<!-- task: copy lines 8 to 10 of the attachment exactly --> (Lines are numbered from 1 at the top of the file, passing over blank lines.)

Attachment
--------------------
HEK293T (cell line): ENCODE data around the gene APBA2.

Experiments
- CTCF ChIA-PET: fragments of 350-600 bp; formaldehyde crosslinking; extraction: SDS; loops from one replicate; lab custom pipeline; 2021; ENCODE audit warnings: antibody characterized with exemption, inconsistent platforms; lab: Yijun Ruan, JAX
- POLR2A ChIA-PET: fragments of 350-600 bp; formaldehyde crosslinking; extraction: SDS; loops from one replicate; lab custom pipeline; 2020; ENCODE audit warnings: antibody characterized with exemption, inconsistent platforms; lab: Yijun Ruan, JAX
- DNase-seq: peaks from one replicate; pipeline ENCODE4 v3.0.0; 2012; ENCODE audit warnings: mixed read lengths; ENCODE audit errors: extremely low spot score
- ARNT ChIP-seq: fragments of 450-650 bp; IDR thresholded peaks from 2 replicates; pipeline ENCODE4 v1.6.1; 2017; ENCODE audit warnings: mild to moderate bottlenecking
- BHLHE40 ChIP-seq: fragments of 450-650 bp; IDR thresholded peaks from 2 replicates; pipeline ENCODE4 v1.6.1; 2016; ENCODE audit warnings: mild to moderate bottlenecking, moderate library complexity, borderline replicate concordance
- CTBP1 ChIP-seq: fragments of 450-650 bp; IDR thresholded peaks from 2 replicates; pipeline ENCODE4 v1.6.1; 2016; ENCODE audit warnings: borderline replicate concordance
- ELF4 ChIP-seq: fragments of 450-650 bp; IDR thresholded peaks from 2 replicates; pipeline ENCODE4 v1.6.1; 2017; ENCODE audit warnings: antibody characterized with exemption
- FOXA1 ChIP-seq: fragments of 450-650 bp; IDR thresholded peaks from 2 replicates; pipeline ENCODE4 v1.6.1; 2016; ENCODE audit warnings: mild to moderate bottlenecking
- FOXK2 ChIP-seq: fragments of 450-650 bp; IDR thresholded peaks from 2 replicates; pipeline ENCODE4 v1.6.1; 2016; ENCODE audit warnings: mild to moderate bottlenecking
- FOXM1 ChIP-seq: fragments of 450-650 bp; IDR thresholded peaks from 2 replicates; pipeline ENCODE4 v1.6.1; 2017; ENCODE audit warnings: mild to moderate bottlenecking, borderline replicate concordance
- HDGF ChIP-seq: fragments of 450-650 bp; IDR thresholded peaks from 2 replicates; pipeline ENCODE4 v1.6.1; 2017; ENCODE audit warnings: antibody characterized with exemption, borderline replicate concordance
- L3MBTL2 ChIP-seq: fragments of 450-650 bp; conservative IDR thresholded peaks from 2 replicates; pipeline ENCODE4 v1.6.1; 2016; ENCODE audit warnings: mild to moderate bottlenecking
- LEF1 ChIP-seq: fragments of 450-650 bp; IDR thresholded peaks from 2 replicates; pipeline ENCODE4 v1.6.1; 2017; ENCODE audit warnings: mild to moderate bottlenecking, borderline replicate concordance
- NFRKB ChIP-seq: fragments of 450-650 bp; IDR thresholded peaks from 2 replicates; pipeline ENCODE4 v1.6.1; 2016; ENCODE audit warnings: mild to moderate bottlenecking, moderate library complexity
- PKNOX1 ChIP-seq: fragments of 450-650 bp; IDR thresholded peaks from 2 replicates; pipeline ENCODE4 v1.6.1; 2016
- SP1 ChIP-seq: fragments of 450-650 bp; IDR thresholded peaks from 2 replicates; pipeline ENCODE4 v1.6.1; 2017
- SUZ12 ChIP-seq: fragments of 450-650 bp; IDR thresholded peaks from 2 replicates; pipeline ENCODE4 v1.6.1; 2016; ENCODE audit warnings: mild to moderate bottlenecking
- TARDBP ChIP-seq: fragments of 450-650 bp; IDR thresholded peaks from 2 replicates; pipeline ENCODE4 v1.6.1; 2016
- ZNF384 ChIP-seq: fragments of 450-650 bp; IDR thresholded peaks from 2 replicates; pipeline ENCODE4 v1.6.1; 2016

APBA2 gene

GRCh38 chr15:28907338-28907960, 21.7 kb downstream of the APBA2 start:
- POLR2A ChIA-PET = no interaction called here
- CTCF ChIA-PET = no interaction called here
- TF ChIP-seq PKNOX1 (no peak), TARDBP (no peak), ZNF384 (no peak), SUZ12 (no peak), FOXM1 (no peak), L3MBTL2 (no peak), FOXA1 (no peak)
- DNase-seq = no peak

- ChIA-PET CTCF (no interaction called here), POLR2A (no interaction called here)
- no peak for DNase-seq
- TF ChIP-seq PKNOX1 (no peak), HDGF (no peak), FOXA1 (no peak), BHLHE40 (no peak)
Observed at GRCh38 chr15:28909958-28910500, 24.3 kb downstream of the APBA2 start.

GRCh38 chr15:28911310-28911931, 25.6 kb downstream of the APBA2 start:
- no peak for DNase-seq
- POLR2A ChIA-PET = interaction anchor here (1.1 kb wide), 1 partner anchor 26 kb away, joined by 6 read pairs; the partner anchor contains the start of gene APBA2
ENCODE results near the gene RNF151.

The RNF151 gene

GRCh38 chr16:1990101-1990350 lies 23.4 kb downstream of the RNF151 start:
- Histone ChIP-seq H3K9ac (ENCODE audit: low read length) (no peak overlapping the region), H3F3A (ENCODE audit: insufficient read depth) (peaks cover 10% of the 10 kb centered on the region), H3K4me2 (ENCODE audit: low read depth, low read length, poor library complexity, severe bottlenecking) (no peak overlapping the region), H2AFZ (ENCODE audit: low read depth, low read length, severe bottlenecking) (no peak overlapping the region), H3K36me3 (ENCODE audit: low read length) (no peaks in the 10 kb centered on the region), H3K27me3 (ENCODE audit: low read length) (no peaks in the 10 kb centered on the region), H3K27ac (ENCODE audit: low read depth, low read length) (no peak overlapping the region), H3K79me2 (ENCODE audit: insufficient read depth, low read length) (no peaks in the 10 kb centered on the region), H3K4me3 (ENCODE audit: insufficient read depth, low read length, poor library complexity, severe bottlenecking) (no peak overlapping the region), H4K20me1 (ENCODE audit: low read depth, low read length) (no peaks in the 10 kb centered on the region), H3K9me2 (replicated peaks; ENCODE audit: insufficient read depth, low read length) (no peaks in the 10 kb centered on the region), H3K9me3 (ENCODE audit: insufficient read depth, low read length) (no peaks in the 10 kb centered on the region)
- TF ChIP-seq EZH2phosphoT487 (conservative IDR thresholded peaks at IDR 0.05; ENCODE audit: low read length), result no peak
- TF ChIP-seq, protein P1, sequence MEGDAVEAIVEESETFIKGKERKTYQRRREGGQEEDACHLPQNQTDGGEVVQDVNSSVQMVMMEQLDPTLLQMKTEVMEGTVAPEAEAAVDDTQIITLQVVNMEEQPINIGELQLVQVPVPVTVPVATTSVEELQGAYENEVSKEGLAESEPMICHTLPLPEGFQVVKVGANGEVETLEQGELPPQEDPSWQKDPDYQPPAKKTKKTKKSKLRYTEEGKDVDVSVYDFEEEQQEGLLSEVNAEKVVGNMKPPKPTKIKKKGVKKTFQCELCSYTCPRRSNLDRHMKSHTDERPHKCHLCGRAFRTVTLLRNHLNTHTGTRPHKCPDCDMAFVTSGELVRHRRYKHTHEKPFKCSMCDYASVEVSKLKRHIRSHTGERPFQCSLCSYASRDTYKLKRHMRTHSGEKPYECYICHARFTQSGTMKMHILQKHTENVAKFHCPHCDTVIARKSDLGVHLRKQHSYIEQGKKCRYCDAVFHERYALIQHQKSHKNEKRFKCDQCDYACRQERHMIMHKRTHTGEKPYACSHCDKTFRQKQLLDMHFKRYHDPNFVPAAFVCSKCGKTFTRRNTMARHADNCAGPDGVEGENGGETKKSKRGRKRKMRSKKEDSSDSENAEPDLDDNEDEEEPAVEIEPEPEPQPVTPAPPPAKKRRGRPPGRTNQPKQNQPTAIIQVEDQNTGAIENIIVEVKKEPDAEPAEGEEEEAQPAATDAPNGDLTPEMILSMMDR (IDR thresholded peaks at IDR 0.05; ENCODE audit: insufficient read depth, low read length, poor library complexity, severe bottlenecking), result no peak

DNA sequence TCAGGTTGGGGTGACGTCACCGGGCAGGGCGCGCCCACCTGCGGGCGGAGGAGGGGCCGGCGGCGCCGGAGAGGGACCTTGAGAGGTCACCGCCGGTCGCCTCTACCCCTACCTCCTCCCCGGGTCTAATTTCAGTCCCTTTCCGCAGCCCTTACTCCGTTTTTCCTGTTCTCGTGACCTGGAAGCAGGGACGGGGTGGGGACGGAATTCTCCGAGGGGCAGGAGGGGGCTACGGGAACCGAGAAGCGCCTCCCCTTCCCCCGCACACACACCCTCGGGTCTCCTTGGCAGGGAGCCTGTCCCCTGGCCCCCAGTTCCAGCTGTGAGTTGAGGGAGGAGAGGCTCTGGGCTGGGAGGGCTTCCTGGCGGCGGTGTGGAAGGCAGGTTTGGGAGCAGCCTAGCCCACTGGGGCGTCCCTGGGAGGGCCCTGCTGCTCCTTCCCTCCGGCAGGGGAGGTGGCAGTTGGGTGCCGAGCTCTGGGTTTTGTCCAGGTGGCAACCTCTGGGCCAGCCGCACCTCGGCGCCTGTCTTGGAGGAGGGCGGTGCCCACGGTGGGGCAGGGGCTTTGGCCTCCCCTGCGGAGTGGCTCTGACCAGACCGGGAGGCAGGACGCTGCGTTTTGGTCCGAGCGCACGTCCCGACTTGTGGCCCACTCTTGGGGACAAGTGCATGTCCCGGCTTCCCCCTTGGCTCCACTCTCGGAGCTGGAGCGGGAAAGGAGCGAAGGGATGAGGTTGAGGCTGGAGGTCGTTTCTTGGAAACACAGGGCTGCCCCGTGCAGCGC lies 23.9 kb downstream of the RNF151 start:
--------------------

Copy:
- CTBP1 ChIP-seq: fragments of 450-650 bp; IDR thresholded peaks from 2 replicates; pipeline ENCODE4 v1.6.1; 2016; ENCODE audit warnings: borderline replicate concordance
- ELF4 ChIP-seq: fragments of 450-650 bp; IDR thresholded peaks from 2 replicates; pipeline ENCODE4 v1.6.1; 2017; ENCODE audit warnings: antibody characterized with exemption
- FOXA1 ChIP-seq: fragments of 450-650 bp; IDR thresholded peaks from 2 replicates; pipeline ENCODE4 v1.6.1; 2016; ENCODE audit warnings: mild to moderate bottlenecking